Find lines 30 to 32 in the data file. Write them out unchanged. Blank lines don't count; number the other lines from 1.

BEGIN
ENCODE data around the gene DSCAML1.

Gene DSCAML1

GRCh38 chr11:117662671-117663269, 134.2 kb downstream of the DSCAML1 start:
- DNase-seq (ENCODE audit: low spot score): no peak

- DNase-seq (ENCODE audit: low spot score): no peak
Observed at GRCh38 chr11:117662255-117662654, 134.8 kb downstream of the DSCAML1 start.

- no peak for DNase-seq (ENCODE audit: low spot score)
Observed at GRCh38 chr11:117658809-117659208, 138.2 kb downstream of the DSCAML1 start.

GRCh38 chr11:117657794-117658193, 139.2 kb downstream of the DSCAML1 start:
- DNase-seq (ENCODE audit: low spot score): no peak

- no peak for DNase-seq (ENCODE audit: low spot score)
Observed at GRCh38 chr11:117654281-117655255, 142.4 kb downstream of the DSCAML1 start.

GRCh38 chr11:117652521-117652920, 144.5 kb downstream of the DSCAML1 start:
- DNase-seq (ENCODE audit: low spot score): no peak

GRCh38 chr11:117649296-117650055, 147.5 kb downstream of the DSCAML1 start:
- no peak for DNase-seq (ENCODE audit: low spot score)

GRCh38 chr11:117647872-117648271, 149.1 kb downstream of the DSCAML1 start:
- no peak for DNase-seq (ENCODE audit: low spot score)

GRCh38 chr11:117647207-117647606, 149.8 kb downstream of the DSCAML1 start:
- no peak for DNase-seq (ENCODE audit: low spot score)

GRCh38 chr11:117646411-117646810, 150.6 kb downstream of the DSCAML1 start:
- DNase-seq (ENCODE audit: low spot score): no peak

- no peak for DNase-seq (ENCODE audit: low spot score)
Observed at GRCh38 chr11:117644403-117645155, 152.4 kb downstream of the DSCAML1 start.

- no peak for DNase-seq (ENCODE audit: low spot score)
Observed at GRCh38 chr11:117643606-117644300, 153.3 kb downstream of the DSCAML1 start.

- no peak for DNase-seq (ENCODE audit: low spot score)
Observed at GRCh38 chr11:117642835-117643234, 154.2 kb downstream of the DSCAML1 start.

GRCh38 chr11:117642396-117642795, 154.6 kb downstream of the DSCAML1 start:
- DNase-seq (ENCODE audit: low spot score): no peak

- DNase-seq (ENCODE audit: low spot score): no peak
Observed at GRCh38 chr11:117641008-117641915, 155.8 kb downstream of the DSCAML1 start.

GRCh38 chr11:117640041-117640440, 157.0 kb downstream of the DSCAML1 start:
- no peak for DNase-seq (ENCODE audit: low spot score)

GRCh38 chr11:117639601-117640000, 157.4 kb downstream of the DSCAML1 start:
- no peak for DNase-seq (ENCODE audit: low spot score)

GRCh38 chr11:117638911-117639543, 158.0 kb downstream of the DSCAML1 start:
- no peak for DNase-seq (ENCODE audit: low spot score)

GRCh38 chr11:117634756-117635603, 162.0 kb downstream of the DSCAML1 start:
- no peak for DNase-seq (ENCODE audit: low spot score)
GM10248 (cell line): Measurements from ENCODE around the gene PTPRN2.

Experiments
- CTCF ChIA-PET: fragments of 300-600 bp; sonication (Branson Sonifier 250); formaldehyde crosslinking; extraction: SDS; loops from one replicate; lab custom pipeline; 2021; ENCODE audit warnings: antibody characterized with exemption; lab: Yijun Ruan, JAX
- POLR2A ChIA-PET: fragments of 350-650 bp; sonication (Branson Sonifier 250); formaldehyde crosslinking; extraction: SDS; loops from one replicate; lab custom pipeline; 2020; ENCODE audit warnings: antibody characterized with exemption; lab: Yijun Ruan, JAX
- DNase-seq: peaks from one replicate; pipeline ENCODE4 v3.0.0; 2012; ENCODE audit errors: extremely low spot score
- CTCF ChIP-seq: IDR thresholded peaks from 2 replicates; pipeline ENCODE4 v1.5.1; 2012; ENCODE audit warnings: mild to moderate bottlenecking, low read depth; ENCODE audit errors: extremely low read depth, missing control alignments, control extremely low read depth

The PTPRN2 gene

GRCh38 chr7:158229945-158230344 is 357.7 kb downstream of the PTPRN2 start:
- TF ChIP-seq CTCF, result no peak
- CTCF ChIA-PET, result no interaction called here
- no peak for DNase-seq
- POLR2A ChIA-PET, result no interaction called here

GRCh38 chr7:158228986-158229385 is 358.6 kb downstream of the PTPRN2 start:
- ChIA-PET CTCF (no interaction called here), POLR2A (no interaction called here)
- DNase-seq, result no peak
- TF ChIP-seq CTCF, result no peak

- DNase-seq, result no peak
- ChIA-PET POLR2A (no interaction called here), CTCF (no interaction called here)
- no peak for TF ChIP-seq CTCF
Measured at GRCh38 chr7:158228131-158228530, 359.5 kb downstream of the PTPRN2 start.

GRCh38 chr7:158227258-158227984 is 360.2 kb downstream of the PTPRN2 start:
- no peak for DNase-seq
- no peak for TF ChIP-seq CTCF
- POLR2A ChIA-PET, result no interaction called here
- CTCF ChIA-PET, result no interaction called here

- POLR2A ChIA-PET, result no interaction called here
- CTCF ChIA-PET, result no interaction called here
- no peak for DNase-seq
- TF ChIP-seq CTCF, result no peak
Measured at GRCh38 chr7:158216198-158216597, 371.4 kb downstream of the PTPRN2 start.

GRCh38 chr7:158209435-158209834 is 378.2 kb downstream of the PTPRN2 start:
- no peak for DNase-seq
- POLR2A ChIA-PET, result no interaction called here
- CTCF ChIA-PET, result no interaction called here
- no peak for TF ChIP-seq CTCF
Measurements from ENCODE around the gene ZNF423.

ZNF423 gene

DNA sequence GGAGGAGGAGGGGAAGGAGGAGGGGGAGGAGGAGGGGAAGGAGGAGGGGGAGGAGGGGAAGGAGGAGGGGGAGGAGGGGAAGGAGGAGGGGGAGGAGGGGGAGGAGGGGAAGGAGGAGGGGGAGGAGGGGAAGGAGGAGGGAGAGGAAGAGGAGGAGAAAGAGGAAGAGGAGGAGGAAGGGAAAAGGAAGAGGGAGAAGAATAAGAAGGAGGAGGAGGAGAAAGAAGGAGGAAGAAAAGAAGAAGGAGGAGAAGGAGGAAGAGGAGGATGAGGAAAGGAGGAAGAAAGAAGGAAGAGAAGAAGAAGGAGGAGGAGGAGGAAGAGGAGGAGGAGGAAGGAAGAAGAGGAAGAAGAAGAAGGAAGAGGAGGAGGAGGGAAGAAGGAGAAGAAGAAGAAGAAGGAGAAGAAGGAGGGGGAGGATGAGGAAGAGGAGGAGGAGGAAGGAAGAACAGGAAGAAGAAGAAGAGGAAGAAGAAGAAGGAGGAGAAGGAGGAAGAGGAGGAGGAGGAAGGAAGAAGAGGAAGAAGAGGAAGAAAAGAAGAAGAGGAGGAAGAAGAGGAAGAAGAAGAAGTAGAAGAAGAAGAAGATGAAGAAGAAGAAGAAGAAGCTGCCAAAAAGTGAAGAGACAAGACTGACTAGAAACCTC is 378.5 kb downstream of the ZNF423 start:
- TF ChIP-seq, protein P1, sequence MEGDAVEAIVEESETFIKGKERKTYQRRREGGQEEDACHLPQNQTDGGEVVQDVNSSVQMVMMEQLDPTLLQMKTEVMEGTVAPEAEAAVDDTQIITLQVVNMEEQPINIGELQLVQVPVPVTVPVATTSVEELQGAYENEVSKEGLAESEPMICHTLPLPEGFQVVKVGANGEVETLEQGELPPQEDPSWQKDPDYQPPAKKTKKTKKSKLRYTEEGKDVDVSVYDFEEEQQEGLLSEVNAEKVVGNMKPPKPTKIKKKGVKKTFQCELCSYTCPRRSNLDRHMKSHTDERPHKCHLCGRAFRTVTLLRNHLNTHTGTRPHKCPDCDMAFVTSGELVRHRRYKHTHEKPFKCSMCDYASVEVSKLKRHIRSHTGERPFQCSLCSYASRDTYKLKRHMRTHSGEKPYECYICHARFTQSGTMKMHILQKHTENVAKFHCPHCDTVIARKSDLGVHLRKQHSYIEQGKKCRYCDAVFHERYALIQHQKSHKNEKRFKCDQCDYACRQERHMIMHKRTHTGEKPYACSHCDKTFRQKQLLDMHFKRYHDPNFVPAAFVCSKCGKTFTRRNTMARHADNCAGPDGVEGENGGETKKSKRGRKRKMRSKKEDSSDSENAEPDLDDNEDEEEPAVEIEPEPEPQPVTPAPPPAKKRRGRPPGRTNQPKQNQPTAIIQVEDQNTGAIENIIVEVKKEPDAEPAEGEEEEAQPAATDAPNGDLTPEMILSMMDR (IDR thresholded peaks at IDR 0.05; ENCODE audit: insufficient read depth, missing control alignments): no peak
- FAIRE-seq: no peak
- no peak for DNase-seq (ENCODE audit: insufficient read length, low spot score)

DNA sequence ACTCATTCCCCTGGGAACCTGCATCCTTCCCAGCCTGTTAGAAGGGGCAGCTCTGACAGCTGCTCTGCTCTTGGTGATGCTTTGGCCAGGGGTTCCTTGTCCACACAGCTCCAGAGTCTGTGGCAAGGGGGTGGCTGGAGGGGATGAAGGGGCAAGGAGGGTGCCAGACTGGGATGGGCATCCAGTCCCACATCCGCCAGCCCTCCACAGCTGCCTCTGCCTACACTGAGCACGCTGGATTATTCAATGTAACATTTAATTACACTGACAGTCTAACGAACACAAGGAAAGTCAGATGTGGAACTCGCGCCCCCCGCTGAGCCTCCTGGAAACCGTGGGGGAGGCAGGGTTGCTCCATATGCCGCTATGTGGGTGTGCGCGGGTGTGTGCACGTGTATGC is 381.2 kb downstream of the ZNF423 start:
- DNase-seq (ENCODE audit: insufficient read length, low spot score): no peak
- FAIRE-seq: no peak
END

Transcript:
- DNase-seq (ENCODE audit: low spot score): no peak

- DNase-seq (ENCODE audit: low spot score): no peak
Observed at GRCh38 chr11:117641008-117641915, 155.8 kb downstream of the DSCAML1 start.